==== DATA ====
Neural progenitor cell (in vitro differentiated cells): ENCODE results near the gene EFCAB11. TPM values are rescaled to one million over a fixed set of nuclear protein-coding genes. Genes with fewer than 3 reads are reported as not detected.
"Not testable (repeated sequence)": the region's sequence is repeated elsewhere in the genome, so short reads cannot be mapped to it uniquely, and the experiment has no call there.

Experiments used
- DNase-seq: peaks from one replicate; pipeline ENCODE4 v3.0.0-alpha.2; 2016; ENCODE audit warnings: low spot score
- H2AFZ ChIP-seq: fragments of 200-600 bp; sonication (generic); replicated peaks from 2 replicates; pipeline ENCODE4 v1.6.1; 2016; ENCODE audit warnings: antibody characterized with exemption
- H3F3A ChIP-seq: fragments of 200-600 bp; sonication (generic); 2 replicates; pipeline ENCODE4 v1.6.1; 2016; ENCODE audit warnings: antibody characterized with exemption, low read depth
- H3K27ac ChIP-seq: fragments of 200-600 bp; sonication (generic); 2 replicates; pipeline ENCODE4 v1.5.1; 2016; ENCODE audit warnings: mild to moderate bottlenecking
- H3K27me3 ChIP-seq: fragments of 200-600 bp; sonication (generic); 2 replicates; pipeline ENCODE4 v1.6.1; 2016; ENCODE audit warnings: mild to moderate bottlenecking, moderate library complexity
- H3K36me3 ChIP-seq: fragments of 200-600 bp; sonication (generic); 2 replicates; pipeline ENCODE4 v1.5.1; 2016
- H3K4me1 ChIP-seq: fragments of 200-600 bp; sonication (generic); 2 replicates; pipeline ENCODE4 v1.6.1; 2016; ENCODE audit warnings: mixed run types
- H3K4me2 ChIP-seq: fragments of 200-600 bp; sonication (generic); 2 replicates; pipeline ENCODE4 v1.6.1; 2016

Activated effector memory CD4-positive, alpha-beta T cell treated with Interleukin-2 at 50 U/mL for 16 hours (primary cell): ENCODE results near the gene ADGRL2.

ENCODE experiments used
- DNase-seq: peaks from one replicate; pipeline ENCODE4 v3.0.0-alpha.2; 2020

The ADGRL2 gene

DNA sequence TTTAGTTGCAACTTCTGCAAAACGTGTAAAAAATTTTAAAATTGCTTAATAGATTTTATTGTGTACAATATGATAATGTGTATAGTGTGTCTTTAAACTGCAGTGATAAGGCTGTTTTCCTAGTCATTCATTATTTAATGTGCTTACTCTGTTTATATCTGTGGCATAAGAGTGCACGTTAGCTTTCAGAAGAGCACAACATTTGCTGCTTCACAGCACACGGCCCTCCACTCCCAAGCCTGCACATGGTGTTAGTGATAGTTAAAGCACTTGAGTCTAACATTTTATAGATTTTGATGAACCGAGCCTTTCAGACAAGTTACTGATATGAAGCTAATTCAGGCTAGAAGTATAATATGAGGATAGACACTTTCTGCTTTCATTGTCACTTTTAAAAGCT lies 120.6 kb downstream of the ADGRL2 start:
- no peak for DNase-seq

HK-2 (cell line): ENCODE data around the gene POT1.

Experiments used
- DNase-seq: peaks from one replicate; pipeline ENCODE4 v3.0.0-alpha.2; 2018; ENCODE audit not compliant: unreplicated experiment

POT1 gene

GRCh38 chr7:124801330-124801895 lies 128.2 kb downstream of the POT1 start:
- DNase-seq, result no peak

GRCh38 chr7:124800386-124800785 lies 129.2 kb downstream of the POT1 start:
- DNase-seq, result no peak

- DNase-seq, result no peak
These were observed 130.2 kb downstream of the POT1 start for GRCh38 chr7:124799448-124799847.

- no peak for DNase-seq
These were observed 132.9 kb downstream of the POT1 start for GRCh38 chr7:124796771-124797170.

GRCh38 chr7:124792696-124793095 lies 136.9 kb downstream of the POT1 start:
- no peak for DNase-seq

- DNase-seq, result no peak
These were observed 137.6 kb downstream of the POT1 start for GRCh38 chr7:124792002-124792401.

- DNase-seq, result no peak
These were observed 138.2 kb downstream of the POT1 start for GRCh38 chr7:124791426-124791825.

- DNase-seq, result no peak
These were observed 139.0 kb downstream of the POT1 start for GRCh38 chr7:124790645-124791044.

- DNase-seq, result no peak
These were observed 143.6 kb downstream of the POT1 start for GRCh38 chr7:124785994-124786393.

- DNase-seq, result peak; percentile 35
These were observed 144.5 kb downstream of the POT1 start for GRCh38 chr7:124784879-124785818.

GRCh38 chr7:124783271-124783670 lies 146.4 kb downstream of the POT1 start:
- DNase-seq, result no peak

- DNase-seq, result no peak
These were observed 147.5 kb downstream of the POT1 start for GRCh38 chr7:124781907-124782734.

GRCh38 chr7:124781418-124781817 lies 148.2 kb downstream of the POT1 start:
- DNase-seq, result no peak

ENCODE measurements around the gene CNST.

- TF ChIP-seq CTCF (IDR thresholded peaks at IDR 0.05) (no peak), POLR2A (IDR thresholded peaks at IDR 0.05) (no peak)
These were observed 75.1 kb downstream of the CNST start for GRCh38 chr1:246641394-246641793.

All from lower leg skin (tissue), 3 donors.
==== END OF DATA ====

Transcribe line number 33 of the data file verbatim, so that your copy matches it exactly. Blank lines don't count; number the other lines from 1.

These were observed 137.6 kb downstream of the POT1 start for GRCh38 chr7:124792002-124792401.